Over 200 recent studies have confirmed a link between financial stress and sickness. In just 20 years America’s ranking among developed countries dropped on nearly every major health measure. Victims suffer both physically and mentally. A recent study found that unemployment, whether voluntary or involuntary, can significantly impact a person’s mental health. Even grimmer, from 1999 to 2010 the suicide rate among Americans ages 35 to 64 increased by almost 30 percent.
In the long run, the only Americans to increase their life expectancy have been seniors covered by Medicare.
Recent figures from the Bureau of Labor Statistics reveal that women earn just 80% of men’s pay. In Washington, DC and California, Hispanic women make only 44 cents for every dollar made by white men. The only deviation from the norm is that in 47 of 50 large metropolitan areas, well-educated single childless women under 30 earn more than their male counterparts.
But the overall disparities have worsened since the recession, with only about one-fifth of new jobs going to women, and with median wealth for single black and Hispanic women falling to a little over $100. And there’s no respite with advancing age. The average American woman’s retirement account is 38 percent less than a man’s, and women over 65 have twice the poverty rate of men.
The Economist states: Before the 1960s… most blacks were poor, few served in public office and almost none were to be found flourishing at the nation’s top universities, corporations, law firms and banks. None of that is true today.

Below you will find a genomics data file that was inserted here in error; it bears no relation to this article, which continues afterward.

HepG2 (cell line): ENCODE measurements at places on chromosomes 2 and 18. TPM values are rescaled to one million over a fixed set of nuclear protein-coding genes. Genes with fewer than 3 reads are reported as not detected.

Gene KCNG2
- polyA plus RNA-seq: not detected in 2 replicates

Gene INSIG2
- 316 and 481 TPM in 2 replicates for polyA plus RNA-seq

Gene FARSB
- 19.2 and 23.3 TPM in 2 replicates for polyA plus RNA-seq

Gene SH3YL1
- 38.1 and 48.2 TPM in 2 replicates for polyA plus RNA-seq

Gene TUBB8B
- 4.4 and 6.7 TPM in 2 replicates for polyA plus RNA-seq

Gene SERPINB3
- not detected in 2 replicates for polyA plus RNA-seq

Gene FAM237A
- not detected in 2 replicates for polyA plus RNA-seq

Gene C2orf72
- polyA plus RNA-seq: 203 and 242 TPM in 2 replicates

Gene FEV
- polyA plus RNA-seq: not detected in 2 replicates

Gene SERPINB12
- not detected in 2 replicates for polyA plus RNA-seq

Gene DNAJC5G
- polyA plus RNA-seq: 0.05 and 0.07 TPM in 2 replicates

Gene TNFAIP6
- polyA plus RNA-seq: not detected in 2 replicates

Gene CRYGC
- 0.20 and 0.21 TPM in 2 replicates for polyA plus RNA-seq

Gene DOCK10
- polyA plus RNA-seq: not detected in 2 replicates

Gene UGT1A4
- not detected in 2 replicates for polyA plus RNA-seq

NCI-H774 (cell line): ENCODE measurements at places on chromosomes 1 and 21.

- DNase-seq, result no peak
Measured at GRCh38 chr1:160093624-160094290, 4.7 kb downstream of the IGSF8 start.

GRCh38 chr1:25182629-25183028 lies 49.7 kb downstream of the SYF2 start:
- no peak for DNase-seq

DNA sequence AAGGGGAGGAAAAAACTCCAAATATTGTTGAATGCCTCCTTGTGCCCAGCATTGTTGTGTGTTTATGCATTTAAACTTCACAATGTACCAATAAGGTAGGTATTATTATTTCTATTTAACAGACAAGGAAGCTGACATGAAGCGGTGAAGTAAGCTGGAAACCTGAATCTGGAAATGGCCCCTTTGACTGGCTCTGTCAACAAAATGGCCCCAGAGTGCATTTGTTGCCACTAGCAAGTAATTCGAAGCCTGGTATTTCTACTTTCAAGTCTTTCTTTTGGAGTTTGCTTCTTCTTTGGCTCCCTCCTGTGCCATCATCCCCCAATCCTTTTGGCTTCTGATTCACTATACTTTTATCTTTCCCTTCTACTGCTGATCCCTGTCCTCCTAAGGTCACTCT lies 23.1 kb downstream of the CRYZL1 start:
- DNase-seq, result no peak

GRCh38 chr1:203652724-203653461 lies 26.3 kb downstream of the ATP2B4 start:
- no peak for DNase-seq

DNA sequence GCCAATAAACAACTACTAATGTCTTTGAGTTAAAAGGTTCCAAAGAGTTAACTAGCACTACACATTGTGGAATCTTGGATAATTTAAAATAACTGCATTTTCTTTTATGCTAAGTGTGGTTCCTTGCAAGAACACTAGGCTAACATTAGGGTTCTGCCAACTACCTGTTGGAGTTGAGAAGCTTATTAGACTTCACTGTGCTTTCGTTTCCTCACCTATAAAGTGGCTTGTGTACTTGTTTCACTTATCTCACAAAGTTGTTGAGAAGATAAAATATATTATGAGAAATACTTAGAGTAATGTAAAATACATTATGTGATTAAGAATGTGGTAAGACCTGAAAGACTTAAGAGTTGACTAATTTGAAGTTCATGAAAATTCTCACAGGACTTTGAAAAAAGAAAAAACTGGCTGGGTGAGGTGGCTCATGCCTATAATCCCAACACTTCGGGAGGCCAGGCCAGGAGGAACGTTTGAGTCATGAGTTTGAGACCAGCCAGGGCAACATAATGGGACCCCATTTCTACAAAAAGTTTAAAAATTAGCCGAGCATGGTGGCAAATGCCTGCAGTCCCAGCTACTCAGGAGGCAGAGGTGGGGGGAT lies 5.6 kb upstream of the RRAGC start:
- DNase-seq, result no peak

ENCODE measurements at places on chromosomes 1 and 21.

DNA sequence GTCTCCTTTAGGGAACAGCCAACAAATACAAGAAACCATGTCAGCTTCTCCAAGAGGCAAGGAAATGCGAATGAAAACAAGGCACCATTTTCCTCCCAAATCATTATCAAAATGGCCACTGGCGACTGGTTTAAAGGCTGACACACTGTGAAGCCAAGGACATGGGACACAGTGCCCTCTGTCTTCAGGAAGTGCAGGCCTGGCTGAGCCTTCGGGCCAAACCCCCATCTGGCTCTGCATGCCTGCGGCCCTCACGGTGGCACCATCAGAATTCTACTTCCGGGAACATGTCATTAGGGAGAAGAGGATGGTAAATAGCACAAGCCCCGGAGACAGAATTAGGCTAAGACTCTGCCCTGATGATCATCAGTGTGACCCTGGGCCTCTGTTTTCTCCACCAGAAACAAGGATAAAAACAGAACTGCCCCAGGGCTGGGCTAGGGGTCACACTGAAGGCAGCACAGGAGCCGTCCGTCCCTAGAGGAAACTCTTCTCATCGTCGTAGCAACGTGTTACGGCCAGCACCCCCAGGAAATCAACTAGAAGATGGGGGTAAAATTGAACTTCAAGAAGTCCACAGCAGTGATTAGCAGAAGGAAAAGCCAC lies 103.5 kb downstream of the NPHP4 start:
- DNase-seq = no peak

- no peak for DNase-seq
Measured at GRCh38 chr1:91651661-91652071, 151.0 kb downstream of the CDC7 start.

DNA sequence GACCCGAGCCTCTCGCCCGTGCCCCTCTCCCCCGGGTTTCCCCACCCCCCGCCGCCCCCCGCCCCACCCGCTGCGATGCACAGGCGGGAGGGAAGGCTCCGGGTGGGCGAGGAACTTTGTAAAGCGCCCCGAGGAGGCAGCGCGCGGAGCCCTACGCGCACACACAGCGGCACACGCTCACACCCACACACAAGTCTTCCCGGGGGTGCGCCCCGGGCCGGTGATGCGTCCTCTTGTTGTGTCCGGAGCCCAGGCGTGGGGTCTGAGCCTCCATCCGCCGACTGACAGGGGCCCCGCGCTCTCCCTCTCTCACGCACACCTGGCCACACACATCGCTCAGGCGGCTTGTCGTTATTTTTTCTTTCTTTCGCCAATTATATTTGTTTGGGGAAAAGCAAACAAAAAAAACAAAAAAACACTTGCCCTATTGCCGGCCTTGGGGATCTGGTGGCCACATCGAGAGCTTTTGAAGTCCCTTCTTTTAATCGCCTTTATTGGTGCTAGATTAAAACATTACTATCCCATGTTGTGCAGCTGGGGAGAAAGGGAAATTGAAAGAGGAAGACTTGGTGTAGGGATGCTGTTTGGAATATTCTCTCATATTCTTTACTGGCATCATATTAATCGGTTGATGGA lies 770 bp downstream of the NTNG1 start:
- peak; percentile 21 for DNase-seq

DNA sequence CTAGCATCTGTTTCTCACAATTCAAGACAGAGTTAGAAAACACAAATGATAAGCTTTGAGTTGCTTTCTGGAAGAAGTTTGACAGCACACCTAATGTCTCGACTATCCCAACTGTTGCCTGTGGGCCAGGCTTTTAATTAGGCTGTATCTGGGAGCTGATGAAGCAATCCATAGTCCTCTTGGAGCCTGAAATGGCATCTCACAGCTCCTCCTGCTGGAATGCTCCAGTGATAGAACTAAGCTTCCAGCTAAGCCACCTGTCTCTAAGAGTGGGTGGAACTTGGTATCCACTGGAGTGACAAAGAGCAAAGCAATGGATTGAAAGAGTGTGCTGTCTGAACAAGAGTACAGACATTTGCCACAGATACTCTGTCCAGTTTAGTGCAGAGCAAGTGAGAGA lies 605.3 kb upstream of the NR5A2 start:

Wrong. Much of that is true today. According to the Economic Policy Institute (EPI), median wealth for black families in 2009 was $2,200, compared to $97,900 for white families. (Pew Research reported $5,677 for blacks, $113,149 for whites). EPI said median financial wealth (stocks, etc.) was $200 for blacks, compared to $36,100 for whites.
Since the recession, black and Hispanic wealth has dropped further, by 30 to 40 percent, while white family wealth dropped 11 percent.
Blacks and Hispanics, with 29% of the population, are also severely under-represented on corporate boards and in higher education.
One of the reasons it’s so hard for young blacks to be successful is that they’re viewed as criminals by many white authority figures. In The New Jim Crow, Michelle Alexander documents the explosion of the prison population for drug offenses, with blacks and Hispanics the main targets even though they use drugs at about the same — or lesser — rate as white Americans.
The super-rich want homeless people to get jobs. But they don’t want to pay taxes to support job creation. If the richest Americans – the Forbes 400 – had paid a 5% tax on their 2012 investment earnings, enough revenue would have been generated to provide a full-time minimum wage job for every person who was homeless in America on a January night in 2012.
Instead, it keeps getting worse for the homeless. North Carolina made it a crime to feed them. Columbia, South Carolina approved a plan to remove them. Tampa, Florida passed a law that makes it a crime for them to sleep in public.
So who’s left after all this? Oh yes, rich white men.